Article

Jaggery

Categories: Product of the week

An unrefined cane sugar popularly used in Asian cuisine

You might have seen it in Asian shops, on ingredient lists, or if you’ve been lucky enough to travel around India, you might even have seen it being boiled down by hand in towns and villages. But for many, jaggery’s culinary characteristics remain somewhat elusive.

“I think jaggery is one of the most little-understood ingredients,” sighs Roopa Gulati, food writer, chef and Borough’s go-to expert on all things Indian. “A lot of people don’t really know what to do with it, but for me, it’s one of those things I always have in the cupboard. It is absolutely delicious—but don’t just take my word for it!”

Available from Spice Mountain, jaggery is a traditional ingredient found across south and southeast Asia. “It’s essentially an unrefined form of sugar,” says James at the stall. “It’s popular among those in the know because it’s completely unprocessed.”

It is made from either sugarcane or the sap of various species of palm tree, heated until soft and syrup-like before being skimmed of any impurities and put into bucket-like moulds to set.

Mellow or nutty
“Jaggery is usually sold by region, rather than brand, and it differs depending on where it comes from,” Roopa continues. “You might get one batch that has a deep mellow or nutty flavour, or sometimes you’ll get something very pale, that potentially should’ve had a bit longer cooking. It’s a bit like the terroir of wine, in that it’s affected by the land: the tree it’s come from, the weather, the soil, the hand that stirred it. That’s what’s so lovely about jaggery—no two batches are the same.”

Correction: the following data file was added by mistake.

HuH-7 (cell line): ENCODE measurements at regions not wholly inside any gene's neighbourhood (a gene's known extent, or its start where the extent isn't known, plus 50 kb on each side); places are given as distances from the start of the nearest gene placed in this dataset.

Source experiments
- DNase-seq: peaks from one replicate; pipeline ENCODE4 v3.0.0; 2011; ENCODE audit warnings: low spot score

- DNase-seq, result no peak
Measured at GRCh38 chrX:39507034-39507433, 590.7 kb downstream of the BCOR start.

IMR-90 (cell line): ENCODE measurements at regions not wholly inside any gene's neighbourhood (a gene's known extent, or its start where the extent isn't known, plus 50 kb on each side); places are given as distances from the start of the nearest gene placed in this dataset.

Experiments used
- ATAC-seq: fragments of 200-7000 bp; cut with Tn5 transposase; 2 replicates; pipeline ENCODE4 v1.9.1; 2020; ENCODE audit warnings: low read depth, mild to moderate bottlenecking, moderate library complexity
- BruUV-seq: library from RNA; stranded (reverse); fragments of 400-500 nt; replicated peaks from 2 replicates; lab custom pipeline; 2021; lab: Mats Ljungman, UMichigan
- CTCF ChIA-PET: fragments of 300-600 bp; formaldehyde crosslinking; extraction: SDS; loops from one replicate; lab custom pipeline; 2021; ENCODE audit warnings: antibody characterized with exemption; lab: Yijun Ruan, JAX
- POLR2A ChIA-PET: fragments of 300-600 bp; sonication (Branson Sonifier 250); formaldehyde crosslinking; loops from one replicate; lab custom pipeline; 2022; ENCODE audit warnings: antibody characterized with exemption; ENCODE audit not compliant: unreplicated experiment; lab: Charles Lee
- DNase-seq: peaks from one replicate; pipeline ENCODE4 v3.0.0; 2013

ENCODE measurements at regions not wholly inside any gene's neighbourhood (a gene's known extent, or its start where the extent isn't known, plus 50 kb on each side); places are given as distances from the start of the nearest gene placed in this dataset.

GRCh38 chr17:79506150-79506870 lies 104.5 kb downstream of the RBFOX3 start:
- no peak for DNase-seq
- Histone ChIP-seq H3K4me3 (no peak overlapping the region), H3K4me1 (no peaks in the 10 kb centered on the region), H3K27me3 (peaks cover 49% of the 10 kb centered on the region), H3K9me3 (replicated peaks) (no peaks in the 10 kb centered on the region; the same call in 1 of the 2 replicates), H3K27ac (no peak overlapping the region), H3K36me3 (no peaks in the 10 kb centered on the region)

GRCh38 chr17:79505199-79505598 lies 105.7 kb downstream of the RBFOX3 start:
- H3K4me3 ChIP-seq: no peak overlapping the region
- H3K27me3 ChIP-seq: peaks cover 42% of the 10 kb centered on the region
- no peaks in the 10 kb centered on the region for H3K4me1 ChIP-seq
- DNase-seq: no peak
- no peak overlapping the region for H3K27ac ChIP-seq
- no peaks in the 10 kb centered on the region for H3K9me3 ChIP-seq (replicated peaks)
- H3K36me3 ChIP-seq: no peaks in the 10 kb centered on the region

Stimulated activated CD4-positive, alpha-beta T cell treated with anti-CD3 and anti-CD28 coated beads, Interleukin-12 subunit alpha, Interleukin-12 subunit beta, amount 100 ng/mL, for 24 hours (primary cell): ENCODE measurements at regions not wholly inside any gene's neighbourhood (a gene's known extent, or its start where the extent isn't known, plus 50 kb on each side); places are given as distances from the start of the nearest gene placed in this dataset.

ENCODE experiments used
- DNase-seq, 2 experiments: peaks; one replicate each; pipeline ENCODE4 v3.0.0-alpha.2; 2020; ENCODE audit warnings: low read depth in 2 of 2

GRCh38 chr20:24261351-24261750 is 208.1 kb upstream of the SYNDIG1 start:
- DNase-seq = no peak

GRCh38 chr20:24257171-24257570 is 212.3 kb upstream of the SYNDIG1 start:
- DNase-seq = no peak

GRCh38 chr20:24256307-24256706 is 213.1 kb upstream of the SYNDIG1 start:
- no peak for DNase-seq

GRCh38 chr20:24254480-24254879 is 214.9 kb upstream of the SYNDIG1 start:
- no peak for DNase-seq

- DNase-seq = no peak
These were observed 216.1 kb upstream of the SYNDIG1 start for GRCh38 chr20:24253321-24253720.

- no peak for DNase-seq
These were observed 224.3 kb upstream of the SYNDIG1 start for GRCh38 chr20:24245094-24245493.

When freshly-made, jaggery is soft and marzipan-like in consistency, but the longer you leave it, the firmer it becomes. “Typically, over here, it will be dry and quite firm, but drier jaggery also has its charms. You can just chip bits off or grate it—it’s hard work, but it is worth it.”

While sweet, jaggery has a complexity of flavour entirely unmatched by its processed, refined counterparts. “It’s very commonly used to make Punjabi sweets, often melted down and added with nuts and fruits to make a sort of peanut brittle, but I also like to use it when I want a sweet-sour contrast, to balance out the flavour of ingredients such as lime or tamarind,” says Roopa.

“I use jaggery in my prawns with lime rice recipe, as well as in dressings for Thai-style dishes. In wintertime, I even put it in the punch! Just add a lump with a slug of brandy to your glugg. It will melt into it and give it a lovely toffee undertone—think butterscotch,” she advises. “If I had to associate jaggery with a season, it’d definitely be winter. It’s just so heart-warming, it’s a lovely thing.”

Build up the flavour
Chef and owner of Gujurati Rasoi Urvesh Parvais uses jaggery in his recipe for mugg, and suggests adding it to rainbow chard patra—but “unless you’re baking, when of course everything’s scientific, you can just experiment with it in any dish you might add brown sugar,” says Roopa. “My philosophy is to add a little at a time and then build up the flavour. If you add too much you will ruin it.”

Roopa’s favourite thing to do with jaggery, however, is deliciously simple: “I use it on porridge. Put a little lump in when it’s warm. It takes a little while to dissolve, so you come across these little buds of sweetness. It’s fantastic”—on a cold, January morning, we can think of little more comforting.